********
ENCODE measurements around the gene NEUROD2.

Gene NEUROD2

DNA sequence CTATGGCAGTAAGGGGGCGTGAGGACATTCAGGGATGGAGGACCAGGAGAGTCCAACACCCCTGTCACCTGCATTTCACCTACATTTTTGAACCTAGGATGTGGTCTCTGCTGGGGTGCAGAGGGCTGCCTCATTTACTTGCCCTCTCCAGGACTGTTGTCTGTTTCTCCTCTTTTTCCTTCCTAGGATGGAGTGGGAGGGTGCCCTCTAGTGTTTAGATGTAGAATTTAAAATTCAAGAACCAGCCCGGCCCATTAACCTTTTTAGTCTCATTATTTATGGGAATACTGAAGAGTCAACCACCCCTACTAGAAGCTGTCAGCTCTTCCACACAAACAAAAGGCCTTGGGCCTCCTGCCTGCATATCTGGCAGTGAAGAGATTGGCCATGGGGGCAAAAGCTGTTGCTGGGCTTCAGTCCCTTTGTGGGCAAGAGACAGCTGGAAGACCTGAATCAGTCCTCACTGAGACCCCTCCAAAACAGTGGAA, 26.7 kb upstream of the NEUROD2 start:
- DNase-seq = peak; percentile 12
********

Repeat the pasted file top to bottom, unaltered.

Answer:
ENCODE measurements around the gene NEUROD2.

Gene NEUROD2

DNA sequence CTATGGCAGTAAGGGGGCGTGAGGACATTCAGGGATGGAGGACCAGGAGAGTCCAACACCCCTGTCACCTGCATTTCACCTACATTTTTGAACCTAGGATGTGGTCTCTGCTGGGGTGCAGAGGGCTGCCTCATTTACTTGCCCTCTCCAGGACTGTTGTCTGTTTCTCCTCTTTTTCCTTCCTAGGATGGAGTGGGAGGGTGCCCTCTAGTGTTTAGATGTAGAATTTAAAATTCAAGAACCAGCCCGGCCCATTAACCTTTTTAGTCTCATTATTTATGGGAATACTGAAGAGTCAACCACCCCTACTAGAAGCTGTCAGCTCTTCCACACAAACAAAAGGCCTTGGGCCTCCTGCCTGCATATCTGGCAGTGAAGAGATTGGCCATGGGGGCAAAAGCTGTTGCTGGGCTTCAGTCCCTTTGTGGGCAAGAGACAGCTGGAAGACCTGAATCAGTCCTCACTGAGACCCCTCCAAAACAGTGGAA, 26.7 kb upstream of the NEUROD2 start:
- DNase-seq = peak; percentile 12